War and Peace

  title={War and Peace},
  author={Frank Moore},
THE turmoil which has shaken the civilised world to its foundations since August,. 1914, ceased with the signing of the armistice with Germany on Monday, November 11. A war which was deliberately provoked by advocates of brute force as a quick means of profitable aggrandisement has ended in the triumph of free nations allied against them: Freed from the incubus of the sabre-rattling military aristocracy of Prussia, and from the arrogance of an Emperor obsessed with the lust of conquest, the… 

Turning the Other Cheek to Terrorism: Reflections on the Contemporary Significance of Leo Tolstoy's Exegesis of the Sermon on the Mount

Abstract The “war on terror” has brought to the fore the old debate on the role of religion in politics and international relations, a question on which Tolstoy wrote extensively during the latter

Character, ‘Ordered Liberty’, and the Mission to Civilise: British Moral Justification of Empire, 1870–1914

In a path-breaking study of the thought of Sir Henry Maine, Karuna Mantena has recently argued that the overthrow, in the second half of the nineteenth century, of the liberal imperialism promoted by

Tolstoy and ethical history: Another look at War and peace

This essay is concerned with Tolstoy's attitude to history – both its nature and its purpose – as that is revealed in War and peace. Tolstoy is critical of historians who, he believes, exaggerate the

Before the democratic peace: Racial utopianism, empire and the abolition of war

During the final quarter of the 20th century, the democratic peace thesis — the idea that democracies do not fight each other — moved to the centre of scholarly debate throughout the Western world.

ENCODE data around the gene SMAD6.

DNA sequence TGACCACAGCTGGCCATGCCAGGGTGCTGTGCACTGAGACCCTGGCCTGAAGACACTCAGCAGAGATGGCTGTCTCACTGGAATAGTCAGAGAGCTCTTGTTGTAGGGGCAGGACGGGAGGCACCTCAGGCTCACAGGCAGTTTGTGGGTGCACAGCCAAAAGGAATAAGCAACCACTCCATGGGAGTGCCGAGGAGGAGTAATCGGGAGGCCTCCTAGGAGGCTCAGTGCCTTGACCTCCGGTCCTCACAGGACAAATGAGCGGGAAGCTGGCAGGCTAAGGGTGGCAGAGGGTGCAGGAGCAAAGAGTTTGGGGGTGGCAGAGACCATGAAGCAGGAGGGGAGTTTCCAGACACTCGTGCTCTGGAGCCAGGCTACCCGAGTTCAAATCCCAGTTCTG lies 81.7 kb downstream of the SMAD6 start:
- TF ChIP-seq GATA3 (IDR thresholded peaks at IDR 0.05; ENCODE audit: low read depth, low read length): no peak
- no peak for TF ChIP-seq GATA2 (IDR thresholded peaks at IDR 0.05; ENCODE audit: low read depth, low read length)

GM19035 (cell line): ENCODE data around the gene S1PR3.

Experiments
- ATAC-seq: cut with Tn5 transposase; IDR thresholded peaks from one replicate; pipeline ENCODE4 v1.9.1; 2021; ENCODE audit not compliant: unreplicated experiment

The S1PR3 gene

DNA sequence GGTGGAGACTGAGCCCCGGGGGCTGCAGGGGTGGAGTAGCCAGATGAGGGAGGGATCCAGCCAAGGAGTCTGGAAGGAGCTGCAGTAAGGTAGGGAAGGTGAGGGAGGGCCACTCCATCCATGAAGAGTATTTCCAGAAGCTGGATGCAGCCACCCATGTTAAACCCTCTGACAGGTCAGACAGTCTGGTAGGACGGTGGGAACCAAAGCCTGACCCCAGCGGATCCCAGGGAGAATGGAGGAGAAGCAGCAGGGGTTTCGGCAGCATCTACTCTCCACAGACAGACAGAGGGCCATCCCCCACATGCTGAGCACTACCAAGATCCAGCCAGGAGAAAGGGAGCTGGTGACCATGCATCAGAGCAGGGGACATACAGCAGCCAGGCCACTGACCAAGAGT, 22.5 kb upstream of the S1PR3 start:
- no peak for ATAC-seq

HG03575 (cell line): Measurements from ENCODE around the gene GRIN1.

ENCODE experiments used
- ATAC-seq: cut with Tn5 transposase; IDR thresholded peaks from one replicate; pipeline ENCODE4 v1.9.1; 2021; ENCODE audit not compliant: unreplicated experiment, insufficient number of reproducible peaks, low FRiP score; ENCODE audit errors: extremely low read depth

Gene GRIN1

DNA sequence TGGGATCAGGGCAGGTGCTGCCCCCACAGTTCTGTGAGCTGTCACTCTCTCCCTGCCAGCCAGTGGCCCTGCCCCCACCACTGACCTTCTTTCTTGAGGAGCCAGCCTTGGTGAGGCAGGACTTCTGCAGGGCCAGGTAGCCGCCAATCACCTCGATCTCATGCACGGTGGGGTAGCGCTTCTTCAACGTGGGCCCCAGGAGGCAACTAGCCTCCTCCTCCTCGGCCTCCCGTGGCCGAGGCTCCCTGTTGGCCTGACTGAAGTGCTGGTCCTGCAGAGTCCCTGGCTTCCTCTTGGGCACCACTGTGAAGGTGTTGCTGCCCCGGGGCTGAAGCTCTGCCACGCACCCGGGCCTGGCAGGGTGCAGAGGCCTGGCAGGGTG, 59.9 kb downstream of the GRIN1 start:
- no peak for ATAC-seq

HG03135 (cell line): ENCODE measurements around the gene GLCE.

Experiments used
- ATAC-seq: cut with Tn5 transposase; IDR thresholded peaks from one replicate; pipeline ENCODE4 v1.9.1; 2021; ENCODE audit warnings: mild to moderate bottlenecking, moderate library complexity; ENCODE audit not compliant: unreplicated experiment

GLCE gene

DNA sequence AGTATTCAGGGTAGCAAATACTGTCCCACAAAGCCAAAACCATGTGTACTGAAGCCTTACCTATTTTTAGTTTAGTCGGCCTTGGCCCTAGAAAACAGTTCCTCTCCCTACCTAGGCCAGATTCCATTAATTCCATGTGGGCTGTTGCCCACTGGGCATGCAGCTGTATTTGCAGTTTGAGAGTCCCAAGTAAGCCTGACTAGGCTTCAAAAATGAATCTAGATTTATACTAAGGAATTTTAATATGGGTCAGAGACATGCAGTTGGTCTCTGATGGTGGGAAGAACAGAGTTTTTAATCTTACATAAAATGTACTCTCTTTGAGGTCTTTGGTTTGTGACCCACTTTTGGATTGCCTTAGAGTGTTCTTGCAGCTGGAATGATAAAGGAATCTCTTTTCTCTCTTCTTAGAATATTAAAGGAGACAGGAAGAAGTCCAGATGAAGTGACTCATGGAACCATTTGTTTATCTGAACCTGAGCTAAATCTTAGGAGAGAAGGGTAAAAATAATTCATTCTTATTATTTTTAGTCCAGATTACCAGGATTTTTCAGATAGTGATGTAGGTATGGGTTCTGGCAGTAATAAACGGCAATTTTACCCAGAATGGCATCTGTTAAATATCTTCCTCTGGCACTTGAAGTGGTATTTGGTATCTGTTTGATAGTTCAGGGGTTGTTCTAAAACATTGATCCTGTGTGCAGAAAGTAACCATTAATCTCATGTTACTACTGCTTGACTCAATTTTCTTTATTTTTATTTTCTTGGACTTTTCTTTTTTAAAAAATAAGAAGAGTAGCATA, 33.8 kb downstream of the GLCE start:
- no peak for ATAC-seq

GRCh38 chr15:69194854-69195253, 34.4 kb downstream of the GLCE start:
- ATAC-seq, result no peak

A Clash of Civilizations? Revisiting Russian Identity Politics at the ‘End of the End of the Cold War’

In the summer of 1993, the article “The Clash of Civilizations?” (with the question mark) was published by Samuel Huntington in Foreign Affairs . Three years later Huntington’s expanded thesis was

Democratization in Israel, politicized religion and the failure of the Oslo peace process

While the positive relationship between democracies and peace is by now a commonplace of international relations (IR) literature, the possible dangers of democratization processes for international

“Cry, ‘Havoc!’ and Let Slip the Managers of War”: The Strategic, Military and Moral Hazards of Micro-Managed Warfare

If intrusive political, media and public oversight into the fine detail of the conduct of military affairs were to become the norm, what could be the implications? This paper argues that the

War of Memories: Explaining "Memorials War" in Estonia

The events of April 2007 brought Estonia and Tallinn to the headlines of the international press. A country that was considered as a transition miracle and had the image of a peaceful Nordic country

Dangerous Terrain: Re-Reading the Landmines Ban through the Social Worlds of the RMA

The bases of legitimacy in recourse to war have, in recent years, come to turn vitally on meaningful discrimination between combatants and noncombatants. Concurrently, the remarkable successes of the

Introduction: The Occupied Palestinian Territories and Late-modern wars

The essays collected in this special issue address the intersections between the late-colonial occupation of the Palestinian Territories by the state of Israel, and the conduct of late-modern